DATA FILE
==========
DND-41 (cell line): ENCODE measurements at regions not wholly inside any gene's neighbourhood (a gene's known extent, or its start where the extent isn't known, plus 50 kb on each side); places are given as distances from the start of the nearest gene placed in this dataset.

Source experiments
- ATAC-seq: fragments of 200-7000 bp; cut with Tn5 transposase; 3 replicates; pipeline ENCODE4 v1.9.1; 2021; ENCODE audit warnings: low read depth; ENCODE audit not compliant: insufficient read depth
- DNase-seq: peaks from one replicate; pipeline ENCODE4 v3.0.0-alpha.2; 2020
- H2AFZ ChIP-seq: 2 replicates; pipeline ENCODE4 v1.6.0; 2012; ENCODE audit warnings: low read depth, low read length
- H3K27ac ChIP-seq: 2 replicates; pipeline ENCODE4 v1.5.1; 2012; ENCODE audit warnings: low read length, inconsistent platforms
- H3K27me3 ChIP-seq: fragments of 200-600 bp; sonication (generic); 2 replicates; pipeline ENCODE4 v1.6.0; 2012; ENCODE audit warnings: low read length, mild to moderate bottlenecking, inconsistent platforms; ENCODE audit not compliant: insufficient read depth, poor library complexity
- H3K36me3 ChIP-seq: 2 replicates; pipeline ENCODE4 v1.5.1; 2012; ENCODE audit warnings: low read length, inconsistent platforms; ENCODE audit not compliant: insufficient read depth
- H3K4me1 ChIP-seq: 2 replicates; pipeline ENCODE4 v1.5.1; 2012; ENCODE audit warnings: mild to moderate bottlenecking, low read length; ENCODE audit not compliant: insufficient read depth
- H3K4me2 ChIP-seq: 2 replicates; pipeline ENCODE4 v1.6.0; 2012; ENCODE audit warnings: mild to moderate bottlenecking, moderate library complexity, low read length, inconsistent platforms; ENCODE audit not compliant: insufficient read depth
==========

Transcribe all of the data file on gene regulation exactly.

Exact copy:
DND-41 (cell line): ENCODE measurements at regions not wholly inside any gene's neighbourhood (a gene's known extent, or its start where the extent isn't known, plus 50 kb on each side); places are given as distances from the start of the nearest gene placed in this dataset.

Source experiments
- ATAC-seq: fragments of 200-7000 bp; cut with Tn5 transposase; 3 replicates; pipeline ENCODE4 v1.9.1; 2021; ENCODE audit warnings: low read depth; ENCODE audit not compliant: insufficient read depth
- DNase-seq: peaks from one replicate; pipeline ENCODE4 v3.0.0-alpha.2; 2020
- H2AFZ ChIP-seq: 2 replicates; pipeline ENCODE4 v1.6.0; 2012; ENCODE audit warnings: low read depth, low read length
- H3K27ac ChIP-seq: 2 replicates; pipeline ENCODE4 v1.5.1; 2012; ENCODE audit warnings: low read length, inconsistent platforms
- H3K27me3 ChIP-seq: fragments of 200-600 bp; sonication (generic); 2 replicates; pipeline ENCODE4 v1.6.0; 2012; ENCODE audit warnings: low read length, mild to moderate bottlenecking, inconsistent platforms; ENCODE audit not compliant: insufficient read depth, poor library complexity
- H3K36me3 ChIP-seq: 2 replicates; pipeline ENCODE4 v1.5.1; 2012; ENCODE audit warnings: low read length, inconsistent platforms; ENCODE audit not compliant: insufficient read depth
- H3K4me1 ChIP-seq: 2 replicates; pipeline ENCODE4 v1.5.1; 2012; ENCODE audit warnings: mild to moderate bottlenecking, low read length; ENCODE audit not compliant: insufficient read depth
- H3K4me2 ChIP-seq: 2 replicates; pipeline ENCODE4 v1.6.0; 2012; ENCODE audit warnings: mild to moderate bottlenecking, moderate library complexity, low read length, inconsistent platforms; ENCODE audit not compliant: insufficient read depth